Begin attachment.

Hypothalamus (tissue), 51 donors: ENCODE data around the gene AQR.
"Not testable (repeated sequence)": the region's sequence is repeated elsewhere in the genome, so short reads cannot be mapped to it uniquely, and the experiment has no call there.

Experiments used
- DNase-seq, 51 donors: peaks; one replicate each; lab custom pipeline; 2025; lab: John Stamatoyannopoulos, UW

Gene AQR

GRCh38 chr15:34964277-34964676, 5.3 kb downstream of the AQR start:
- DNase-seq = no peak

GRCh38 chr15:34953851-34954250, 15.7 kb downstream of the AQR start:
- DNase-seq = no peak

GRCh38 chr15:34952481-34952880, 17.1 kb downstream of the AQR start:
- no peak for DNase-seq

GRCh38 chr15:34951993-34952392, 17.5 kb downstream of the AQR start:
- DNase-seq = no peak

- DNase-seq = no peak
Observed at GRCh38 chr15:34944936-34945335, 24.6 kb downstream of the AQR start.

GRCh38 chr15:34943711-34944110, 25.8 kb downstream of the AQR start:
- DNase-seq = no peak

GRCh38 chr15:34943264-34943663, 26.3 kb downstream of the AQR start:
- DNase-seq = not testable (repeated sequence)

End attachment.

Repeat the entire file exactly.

Hypothalamus (tissue), 51 donors: ENCODE data around the gene AQR.
"Not testable (repeated sequence)": the region's sequence is repeated elsewhere in the genome, so short reads cannot be mapped to it uniquely, and the experiment has no call there.

Experiments used
- DNase-seq, 51 donors: peaks; one replicate each; lab custom pipeline; 2025; lab: John Stamatoyannopoulos, UW

Gene AQR

GRCh38 chr15:34964277-34964676, 5.3 kb downstream of the AQR start:
- DNase-seq = no peak

GRCh38 chr15:34953851-34954250, 15.7 kb downstream of the AQR start:
- DNase-seq = no peak

GRCh38 chr15:34952481-34952880, 17.1 kb downstream of the AQR start:
- no peak for DNase-seq

GRCh38 chr15:34951993-34952392, 17.5 kb downstream of the AQR start:
- DNase-seq = no peak

- DNase-seq = no peak
Observed at GRCh38 chr15:34944936-34945335, 24.6 kb downstream of the AQR start.

GRCh38 chr15:34943711-34944110, 25.8 kb downstream of the AQR start:
- DNase-seq = no peak

GRCh38 chr15:34943264-34943663, 26.3 kb downstream of the AQR start:
- DNase-seq = not testable (repeated sequence)